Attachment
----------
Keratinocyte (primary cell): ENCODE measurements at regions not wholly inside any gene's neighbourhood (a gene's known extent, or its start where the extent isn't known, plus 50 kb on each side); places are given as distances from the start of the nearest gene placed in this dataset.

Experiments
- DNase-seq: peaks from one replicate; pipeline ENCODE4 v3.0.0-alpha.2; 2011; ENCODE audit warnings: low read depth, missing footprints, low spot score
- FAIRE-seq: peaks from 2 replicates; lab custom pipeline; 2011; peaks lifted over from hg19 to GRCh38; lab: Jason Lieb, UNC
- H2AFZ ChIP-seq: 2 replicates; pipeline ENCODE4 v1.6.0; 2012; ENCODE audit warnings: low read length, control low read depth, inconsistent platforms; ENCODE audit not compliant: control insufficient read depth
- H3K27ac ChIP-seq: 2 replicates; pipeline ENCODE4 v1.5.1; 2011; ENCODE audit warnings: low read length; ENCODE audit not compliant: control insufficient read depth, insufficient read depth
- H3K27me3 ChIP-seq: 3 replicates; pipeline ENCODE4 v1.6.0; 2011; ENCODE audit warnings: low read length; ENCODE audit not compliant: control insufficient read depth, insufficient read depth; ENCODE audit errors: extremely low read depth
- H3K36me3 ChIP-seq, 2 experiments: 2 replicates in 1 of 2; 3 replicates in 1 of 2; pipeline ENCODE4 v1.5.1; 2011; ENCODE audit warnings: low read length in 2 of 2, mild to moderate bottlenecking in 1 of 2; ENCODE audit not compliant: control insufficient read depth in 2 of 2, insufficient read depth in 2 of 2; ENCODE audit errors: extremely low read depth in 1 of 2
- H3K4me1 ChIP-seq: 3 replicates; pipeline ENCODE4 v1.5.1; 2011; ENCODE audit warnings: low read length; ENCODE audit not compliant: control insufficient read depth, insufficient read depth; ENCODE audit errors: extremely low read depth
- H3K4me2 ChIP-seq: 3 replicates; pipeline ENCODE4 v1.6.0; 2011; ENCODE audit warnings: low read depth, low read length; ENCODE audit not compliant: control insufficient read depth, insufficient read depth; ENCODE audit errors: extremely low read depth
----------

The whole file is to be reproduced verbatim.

Keratinocyte (primary cell): ENCODE measurements at regions not wholly inside any gene's neighbourhood (a gene's known extent, or its start where the extent isn't known, plus 50 kb on each side); places are given as distances from the start of the nearest gene placed in this dataset.

Experiments
- DNase-seq: peaks from one replicate; pipeline ENCODE4 v3.0.0-alpha.2; 2011; ENCODE audit warnings: low read depth, missing footprints, low spot score
- FAIRE-seq: peaks from 2 replicates; lab custom pipeline; 2011; peaks lifted over from hg19 to GRCh38; lab: Jason Lieb, UNC
- H2AFZ ChIP-seq: 2 replicates; pipeline ENCODE4 v1.6.0; 2012; ENCODE audit warnings: low read length, control low read depth, inconsistent platforms; ENCODE audit not compliant: control insufficient read depth
- H3K27ac ChIP-seq: 2 replicates; pipeline ENCODE4 v1.5.1; 2011; ENCODE audit warnings: low read length; ENCODE audit not compliant: control insufficient read depth, insufficient read depth
- H3K27me3 ChIP-seq: 3 replicates; pipeline ENCODE4 v1.6.0; 2011; ENCODE audit warnings: low read length; ENCODE audit not compliant: control insufficient read depth, insufficient read depth; ENCODE audit errors: extremely low read depth
- H3K36me3 ChIP-seq, 2 experiments: 2 replicates in 1 of 2; 3 replicates in 1 of 2; pipeline ENCODE4 v1.5.1; 2011; ENCODE audit warnings: low read length in 2 of 2, mild to moderate bottlenecking in 1 of 2; ENCODE audit not compliant: control insufficient read depth in 2 of 2, insufficient read depth in 2 of 2; ENCODE audit errors: extremely low read depth in 1 of 2
- H3K4me1 ChIP-seq: 3 replicates; pipeline ENCODE4 v1.5.1; 2011; ENCODE audit warnings: low read length; ENCODE audit not compliant: control insufficient read depth, insufficient read depth; ENCODE audit errors: extremely low read depth
- H3K4me2 ChIP-seq: 3 replicates; pipeline ENCODE4 v1.6.0; 2011; ENCODE audit warnings: low read depth, low read length; ENCODE audit not compliant: control insufficient read depth, insufficient read depth; ENCODE audit errors: extremely low read depth